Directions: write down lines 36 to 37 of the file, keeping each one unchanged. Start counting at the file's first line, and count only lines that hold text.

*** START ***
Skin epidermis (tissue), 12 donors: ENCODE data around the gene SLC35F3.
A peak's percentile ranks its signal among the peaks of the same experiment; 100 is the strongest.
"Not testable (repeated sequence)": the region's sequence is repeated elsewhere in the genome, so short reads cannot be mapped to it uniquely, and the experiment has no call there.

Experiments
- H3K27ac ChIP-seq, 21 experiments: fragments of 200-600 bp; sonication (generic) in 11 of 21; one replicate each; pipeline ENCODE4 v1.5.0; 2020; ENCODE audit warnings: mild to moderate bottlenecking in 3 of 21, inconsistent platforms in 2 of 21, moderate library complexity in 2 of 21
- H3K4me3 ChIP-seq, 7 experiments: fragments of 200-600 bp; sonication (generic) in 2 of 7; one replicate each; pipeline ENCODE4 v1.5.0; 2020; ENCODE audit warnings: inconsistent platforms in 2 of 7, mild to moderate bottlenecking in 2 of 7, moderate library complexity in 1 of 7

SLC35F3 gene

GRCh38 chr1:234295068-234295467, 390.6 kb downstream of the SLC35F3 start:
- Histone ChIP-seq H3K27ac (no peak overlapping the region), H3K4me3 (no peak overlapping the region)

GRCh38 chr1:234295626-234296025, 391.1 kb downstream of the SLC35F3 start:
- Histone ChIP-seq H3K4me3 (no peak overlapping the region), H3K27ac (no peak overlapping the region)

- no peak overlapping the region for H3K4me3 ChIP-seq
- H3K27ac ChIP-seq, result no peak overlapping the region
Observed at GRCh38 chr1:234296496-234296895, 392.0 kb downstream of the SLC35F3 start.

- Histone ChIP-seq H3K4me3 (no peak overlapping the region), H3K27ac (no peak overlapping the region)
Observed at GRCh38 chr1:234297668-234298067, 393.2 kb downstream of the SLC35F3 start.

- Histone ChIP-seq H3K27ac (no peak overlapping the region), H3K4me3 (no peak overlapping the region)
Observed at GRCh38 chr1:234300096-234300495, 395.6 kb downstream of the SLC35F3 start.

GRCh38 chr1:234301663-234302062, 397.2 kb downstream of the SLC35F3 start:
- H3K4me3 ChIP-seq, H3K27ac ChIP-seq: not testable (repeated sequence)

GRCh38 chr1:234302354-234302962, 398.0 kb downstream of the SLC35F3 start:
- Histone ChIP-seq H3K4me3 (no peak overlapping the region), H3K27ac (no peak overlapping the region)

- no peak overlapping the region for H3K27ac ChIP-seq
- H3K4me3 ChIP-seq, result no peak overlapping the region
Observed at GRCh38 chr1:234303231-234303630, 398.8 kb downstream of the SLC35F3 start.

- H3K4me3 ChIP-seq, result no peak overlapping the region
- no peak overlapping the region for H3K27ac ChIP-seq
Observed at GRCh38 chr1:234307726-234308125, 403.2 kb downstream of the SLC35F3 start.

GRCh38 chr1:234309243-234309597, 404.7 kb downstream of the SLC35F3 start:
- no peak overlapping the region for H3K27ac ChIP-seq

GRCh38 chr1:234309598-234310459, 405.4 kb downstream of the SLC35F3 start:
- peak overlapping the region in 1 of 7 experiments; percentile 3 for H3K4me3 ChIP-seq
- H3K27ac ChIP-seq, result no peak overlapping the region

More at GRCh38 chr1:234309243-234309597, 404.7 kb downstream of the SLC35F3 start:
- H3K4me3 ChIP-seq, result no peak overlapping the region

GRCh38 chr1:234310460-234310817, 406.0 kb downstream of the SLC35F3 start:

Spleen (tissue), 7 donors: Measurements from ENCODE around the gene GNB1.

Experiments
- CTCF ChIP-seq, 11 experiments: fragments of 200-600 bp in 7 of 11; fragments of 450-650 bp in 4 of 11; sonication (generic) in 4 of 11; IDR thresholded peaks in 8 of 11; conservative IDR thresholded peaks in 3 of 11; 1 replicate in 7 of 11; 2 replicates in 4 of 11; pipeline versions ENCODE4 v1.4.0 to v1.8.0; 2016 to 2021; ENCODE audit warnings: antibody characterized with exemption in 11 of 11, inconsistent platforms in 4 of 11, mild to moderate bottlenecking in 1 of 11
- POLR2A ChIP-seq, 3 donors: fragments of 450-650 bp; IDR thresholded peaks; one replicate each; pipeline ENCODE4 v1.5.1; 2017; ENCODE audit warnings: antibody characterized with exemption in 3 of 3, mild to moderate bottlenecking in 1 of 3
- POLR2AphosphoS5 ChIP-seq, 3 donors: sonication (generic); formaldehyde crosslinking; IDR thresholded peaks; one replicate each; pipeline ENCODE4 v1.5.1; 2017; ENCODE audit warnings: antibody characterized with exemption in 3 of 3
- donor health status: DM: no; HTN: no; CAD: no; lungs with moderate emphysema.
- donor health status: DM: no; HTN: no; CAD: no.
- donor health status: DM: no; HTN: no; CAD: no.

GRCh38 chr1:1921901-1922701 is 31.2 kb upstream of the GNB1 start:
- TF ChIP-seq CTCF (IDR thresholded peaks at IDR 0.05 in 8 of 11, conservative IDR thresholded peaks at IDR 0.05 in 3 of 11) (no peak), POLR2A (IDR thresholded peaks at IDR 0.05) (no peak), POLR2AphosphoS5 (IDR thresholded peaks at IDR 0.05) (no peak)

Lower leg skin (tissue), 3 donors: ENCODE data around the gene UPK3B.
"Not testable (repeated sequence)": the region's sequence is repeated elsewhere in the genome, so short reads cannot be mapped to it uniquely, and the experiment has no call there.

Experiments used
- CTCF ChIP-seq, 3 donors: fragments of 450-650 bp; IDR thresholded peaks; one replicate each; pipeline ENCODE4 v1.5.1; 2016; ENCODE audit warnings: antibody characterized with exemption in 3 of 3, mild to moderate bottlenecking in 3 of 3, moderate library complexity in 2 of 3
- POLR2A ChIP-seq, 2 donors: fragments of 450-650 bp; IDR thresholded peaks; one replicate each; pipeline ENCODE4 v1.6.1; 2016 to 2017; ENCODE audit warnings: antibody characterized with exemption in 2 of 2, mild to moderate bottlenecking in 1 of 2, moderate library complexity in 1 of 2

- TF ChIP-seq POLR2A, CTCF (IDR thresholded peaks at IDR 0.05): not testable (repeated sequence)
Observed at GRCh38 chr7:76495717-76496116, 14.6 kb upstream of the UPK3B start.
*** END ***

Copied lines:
GRCh38 chr1:234310460-234310817, 406.0 kb downstream of the SLC35F3 start:

Spleen (tissue), 7 donors: Measurements from ENCODE around the gene GNB1.